Remember, your facial expression is the only way for another person to know what is going on inside of you.
4. Don't fight for things you cannot change
I love political discussions. And I love to be dogmatic about my way of seeing things. Those two combined means I have spent a lot of time on internet and live chats on different topics of foreign and domestic policies, our economic system in general and whether or not a war can solve problems. Today, I know that most of the time was wasted: From the moment on in which my opinion on some topic was clear and it was also obvious that the opinion of my counterparts in the discussion would not change in any direction, the whole conversation was nothing more than idle image cultivation.
There is nothing wrong with having an opinion on topics that matter for you personally, be it politics, sports, education or whatever, but you should carefully pick your fights and make sure that something can be gained for either side in the conversation. Otherwise, you will soon find yourself wasting much of the time you probably don't have to impress people you probably don't even like.
5. Make honest compliments
One of the main topics people have in conversations is to find the flaws in other people's characters. Moreover, we seem always to be ready to detect when people are not doing their job in the way we think they should. This kind of behavior is often an outcome of a fixed mindset, which suggests that all people are more or less born this way and there is nothing one can do about it than talking oneself into a rant.
Well, aside from the fact that constructive critique could actually change some of the characteristics we identify as negative, because nobody is just born this or that way: why does our mindfulness for the work of others only function when we find something to criticize? When was the last time you actually told someone that s/he was a nice person or did a good job?
A while ago, I made the decision to tell everyone I met every positive thought I had about him or her. A bank employee taped my banknote after some vending machine had torn it in half and I told her she did a very good job – when I left, the smile on her face looked like it would last for the rest of the day. A trainee in a bike shop found some used spare parts to repair my bike so it cost significantly less than I thought it would. I told him how satisfied I was with his work and tipped him half of the money he saved me. He looked like he just won the lottery, but it was even better than that: He knew, he had earned some extra money because he did the right thing and invested more time and effort into the work than he was committed to.
6. Encourage people to start something new
Only the best of us can run solely on intrinsic motives. The others might need a good word every now and then to start or keep on with a positive life changer. Probably most of us had an experience at some point in life where enthusiasm and determination were crushed by some grinch who usually says things like “are you sure you are good enough for that?” or “that sounds pretty risky!”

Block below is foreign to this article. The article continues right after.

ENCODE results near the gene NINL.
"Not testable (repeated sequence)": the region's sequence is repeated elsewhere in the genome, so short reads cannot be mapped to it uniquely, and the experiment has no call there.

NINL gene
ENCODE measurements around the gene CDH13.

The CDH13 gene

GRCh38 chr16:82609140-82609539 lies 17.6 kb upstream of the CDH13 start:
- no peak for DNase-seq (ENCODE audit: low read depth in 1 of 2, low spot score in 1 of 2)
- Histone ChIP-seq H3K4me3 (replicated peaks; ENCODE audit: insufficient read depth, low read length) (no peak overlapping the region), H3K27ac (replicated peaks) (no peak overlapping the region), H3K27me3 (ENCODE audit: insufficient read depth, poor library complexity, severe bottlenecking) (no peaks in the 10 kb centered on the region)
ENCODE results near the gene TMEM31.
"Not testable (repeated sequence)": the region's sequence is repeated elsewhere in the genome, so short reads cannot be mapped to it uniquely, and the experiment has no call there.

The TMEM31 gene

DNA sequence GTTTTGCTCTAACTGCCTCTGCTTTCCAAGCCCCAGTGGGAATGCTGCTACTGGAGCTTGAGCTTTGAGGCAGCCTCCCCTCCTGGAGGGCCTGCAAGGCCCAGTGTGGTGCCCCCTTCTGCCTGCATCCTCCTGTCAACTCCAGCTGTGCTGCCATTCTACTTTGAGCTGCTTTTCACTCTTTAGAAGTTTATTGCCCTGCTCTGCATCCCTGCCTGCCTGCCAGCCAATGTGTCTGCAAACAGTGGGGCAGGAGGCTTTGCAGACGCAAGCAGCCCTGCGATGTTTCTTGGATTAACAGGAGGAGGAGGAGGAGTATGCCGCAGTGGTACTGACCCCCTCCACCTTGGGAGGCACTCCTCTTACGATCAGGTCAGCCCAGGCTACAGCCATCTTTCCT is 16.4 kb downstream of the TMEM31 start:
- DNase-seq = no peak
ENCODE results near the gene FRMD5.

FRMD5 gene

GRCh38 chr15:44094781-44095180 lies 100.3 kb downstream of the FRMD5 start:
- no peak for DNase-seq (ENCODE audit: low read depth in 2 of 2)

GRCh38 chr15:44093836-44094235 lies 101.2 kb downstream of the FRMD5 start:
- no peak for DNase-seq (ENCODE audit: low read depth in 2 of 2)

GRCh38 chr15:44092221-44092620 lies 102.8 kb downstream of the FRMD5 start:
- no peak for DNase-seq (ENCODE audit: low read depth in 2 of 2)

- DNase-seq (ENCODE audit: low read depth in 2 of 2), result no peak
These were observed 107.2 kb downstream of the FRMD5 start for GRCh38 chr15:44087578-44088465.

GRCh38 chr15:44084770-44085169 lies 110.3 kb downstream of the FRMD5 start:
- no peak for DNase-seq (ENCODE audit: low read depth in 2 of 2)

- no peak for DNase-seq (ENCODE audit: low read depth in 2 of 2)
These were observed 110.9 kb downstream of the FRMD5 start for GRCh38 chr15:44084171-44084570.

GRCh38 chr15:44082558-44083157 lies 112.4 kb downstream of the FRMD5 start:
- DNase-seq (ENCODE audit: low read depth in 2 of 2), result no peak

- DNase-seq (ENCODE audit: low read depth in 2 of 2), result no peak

To make no mistake here: it is perfectly o.k. to bring the potential risks of an undertaking to a good friend's mind, but the difference between constructive and devastating critique is simply this: in a constructive critique you pick a specific feature of a plan, explain why it might not work and make suggestions on how it could work. If you ever meet someone who just says that something is impossible, you should move on.
Among the reasons why people are reacting in this way when a friend or colleague is talking about new plans are mainly these: Envy (yes, the ugly green one) and the own fear of change. After all, a friend who starts something new might soon behave different, have less time to hang out and so on. But rather than holding each other back from trying new undertakings, we should encourage each other and take motivation for our own plans from new activities in our sphere.
7. Lead by example
Most of you would probably agree that there is no better way of teaching something than by doing exactly what is required of the other. If I tell my son to go outside more often and say that only to regain control over the living room and the TV program, the bias in my position will not slip his attention (note: treating children and teenagers as people who are just not as smart as you are is probably the best way to destroy the relationship for the future).
Seeing someone following his/her own directives instead is the best example for integrity that can be given and one should never underestimate the power of being a good example. I hear people talk a lot about authority lately, especially in connection with setting up online businesses and blogs. Usually, this authority is broken down to knowing something, instead of doing something. And while it is important to know what you are doing, taking action is the ultimate prove that you have enough confidence in what you say to actually make your theories become reality.